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Why we need a soundtrack for every moment of our lives

For this writer, music is the one ingredient that can make a banal situation enchanting—queue in the bank, long autorickshaw ride in a new city…

Walking in the city with headphones on has a different vibe to it.
Walking in the city with headphones on has a different vibe to it. (iStockphoto)

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A couple of weeks ago, I met a man who kindly let me take over the music playing in his living room. I had asked with that slightly shady expression of someone aware of making a marginally rude request. If you do let me take over, I am happy playing music for the rest of the day, music that is moderately calibrated to the tastes of other people in the room but mostly organised to make me happy. Like I said, a rude request to make in the house of someone you are meeting for the first time.

This man twinkled, though, and brought out elegant, knee-high speakers and stands made specially for the speakers. Serious speakers, I said. No, the serious ones are inside, he said. This made me laugh. Audiophiles who are not obnoxious about it are to be loved forever. They are committed to the idea of the world being improved by a soundtrack but not so much that they are fiddling with the sound (and your goodwill) forever.

You agree with me, don’t you? Isn’t the world so much improved by a soundtrack? For me it’s the one ingredient that can make a banal situation enchanting. Queue in the bank. Park with children. Car with colleagues. Washing a whole weekend’s dishes. Long autorickshaw rides in a new city. About the only situation I have not tried to enhance with speakers/headphones is swimming and that’s only because water comes with its excellent whoosh-whoosh pre-recorded tracks. This doesn’t stop me, though, from looking once a year at headphones for swimmers and thinking what they would be like.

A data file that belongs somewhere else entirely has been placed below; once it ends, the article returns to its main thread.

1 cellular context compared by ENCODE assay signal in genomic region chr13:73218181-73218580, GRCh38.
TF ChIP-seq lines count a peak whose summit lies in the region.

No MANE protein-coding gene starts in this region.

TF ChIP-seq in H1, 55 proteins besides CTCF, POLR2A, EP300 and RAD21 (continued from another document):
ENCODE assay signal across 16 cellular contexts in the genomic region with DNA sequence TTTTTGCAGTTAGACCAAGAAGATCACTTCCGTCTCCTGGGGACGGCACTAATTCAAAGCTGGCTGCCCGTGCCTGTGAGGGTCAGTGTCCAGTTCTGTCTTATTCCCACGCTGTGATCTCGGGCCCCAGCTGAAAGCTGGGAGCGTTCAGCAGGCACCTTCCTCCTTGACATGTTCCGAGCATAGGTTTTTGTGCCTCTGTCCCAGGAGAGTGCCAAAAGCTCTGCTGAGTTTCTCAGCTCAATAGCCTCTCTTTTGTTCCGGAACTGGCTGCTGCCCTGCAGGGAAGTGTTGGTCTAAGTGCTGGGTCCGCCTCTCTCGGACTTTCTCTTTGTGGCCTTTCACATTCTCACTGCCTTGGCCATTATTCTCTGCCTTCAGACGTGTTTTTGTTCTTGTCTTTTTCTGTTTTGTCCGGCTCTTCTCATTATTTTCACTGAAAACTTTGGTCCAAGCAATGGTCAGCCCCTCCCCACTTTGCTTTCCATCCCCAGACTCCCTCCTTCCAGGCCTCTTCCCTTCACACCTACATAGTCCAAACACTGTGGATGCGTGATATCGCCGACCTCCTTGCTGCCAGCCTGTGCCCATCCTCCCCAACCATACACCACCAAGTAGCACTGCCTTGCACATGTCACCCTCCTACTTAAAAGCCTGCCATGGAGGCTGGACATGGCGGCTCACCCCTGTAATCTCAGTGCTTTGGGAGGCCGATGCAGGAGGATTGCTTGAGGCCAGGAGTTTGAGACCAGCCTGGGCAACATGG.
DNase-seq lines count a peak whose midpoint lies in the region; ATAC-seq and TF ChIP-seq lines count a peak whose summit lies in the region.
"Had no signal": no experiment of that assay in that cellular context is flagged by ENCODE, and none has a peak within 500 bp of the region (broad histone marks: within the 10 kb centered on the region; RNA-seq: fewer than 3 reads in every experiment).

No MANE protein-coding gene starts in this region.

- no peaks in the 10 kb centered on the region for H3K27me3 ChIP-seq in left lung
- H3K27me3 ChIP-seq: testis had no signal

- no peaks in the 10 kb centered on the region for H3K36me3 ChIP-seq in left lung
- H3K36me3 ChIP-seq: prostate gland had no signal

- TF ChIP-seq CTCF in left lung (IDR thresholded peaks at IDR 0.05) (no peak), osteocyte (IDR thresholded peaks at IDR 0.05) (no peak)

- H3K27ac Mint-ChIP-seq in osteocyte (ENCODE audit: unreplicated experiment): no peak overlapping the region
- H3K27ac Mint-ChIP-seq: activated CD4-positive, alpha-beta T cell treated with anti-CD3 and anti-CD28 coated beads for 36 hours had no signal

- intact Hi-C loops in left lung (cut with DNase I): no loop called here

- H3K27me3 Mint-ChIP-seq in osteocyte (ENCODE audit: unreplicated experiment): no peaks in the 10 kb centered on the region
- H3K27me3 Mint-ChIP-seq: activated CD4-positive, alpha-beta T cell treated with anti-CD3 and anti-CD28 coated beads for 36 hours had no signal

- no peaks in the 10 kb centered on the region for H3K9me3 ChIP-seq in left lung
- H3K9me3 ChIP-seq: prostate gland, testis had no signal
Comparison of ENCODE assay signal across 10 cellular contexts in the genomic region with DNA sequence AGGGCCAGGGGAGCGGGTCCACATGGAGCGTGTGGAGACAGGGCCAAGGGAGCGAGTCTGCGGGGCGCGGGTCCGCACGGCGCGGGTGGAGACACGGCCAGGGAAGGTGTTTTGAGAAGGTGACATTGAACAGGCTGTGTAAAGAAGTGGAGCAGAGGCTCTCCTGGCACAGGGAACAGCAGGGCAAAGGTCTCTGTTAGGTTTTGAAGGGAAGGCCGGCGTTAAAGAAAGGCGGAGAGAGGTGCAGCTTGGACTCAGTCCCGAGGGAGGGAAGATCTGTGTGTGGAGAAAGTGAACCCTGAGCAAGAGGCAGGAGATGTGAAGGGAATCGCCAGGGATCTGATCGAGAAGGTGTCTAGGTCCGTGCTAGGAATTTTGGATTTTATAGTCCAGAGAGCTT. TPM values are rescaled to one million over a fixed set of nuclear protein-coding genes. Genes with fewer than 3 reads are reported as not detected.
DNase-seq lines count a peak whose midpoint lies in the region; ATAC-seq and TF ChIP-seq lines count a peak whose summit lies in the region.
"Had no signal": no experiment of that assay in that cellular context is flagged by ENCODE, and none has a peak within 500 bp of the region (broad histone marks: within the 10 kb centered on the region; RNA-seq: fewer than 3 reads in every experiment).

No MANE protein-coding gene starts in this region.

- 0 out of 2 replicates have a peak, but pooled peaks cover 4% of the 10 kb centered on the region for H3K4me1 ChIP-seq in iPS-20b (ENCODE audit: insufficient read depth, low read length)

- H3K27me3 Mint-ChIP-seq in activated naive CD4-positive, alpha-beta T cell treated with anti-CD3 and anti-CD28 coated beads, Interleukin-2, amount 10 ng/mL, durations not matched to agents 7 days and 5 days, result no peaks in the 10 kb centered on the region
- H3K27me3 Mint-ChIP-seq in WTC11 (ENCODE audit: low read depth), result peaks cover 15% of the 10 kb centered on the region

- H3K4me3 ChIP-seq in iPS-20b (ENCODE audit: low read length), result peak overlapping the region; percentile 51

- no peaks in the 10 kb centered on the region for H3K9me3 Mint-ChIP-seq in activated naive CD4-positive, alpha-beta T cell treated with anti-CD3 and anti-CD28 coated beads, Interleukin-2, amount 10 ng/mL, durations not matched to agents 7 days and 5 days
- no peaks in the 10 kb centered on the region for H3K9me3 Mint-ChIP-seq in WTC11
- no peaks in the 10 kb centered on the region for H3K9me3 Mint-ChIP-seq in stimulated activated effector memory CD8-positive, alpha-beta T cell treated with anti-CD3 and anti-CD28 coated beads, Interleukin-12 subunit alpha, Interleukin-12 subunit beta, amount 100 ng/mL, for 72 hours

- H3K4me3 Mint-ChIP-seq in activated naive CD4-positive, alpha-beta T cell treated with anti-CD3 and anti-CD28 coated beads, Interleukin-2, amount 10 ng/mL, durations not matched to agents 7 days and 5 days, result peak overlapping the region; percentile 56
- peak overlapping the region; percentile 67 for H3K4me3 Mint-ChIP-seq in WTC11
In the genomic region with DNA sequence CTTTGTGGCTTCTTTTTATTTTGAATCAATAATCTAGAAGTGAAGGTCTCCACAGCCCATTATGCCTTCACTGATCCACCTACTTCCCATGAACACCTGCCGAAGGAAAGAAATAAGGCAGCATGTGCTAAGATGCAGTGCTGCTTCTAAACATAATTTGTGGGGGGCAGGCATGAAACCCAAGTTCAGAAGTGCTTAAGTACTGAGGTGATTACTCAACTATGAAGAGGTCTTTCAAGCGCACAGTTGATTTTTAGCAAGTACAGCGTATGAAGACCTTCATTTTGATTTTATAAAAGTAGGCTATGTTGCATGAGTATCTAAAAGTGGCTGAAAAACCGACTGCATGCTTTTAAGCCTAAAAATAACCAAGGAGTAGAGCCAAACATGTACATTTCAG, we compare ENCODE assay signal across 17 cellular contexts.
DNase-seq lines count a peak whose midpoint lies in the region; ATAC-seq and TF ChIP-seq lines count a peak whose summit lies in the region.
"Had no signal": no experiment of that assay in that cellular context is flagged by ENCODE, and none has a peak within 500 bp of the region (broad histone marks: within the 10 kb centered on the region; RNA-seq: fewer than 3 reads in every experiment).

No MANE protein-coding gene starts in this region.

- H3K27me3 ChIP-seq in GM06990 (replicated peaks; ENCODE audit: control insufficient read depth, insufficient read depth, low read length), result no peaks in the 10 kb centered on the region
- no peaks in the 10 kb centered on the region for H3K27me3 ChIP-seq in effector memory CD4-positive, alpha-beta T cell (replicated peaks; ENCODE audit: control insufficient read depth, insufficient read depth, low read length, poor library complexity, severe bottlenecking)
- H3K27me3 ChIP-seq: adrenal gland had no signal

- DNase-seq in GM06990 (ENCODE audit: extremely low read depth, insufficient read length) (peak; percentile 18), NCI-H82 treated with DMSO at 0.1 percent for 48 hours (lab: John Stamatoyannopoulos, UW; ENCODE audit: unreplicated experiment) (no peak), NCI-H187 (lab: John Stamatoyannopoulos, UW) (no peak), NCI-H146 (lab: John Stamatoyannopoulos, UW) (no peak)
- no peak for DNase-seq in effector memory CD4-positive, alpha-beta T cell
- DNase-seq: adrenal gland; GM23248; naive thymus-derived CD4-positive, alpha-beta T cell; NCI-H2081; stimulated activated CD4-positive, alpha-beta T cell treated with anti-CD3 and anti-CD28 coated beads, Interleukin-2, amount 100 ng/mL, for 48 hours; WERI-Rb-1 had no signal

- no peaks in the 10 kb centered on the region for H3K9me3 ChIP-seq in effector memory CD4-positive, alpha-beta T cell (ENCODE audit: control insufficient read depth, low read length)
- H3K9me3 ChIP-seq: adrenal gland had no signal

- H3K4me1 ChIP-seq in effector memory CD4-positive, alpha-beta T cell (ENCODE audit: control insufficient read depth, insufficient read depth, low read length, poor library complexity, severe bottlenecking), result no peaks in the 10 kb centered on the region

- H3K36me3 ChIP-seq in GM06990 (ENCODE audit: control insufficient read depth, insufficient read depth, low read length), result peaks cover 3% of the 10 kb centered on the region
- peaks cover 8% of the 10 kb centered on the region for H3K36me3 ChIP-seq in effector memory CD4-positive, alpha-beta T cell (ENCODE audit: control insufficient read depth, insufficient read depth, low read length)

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Walking in the city with headphones on brings on a Main Character vibe that is unbeatable. In his poem Man Listening To Disc, Billy Collins (an American poet who has gone from beloved to maligned and back) writes with pin-point accuracy: This music is loud yet so confidential/ I cannot help feeling even more/ like the center of the universe/ than usual as I walk along to a rapid/ little version of “The Way You Look Tonight”. How can you not feel like the centre of the universe when whole civilisations play in your ears wherever you are? When your morning feels like a series of 1990s music videos?

At home, my headphones are everywhere, like my hair ties were in my long-hair days. They are cheap and generic, red, pink and blue. Every now and then, a birthday will bring something marvellous for my ears. I have these Bluetooth babies that come in a stark white pod designed by a minimalist alien. It gives me the aesthetic thrills that an iPod Mini gave me for the five minutes I had it a decade ago. Unlike the iPod Mini, these headphones are pure joy, happy to mingle and not tyrannical (if you don’t know what I am talking about, please find an older person who will need to sit down to roll their eyes hard enough).

On rare occasions I wander into other people’s soundtracks and am dazzled. On recent trips to large Delhi parks, every few hundred metres I would pass a middle-aged man with his small Bluetooth speaker held as affectionately as a puppy. The flat prettiness of Sunder Nursery is so much improved by this immersion theatre. Another time, a terrace party with two 21-year-old librarians playing Daler Mehndi’s Tunak Tunak (from 1998!), exactly (who knew) what everyone needed. A cabbie whose radio station tuning skills were Olympian. The sulky teenager who was the only other person in the Metro car at night and was playing Sean Paul. Dhol and tamate players at festivals taking over the air in your lungs and the sky above.

Back at that party, I thanked the man with some sheepishness for allowing me to change the music. He told me that when he was younger, he went everywhere with a T-shirt he had painted himself, under his coat. And every now and then, to express his discontent with the music being played, he would open his coat and display the T-shirt, which said “The DJ sucks”.

I now think often how handy that T-shirt would be to complain about soundtracks real or metaphorical. Should my T-shirt say, “Excusemeifyoudon’tmindcouldIchangethemusic”, which is my actual mode, rather than “Make me the DJ. I know what you want to hear”, which is the truth?

Nisha Susan is the editor of the webzine The Ladies Finger and author of The Women Who Forgot To Invent Facebook And Other Stories.

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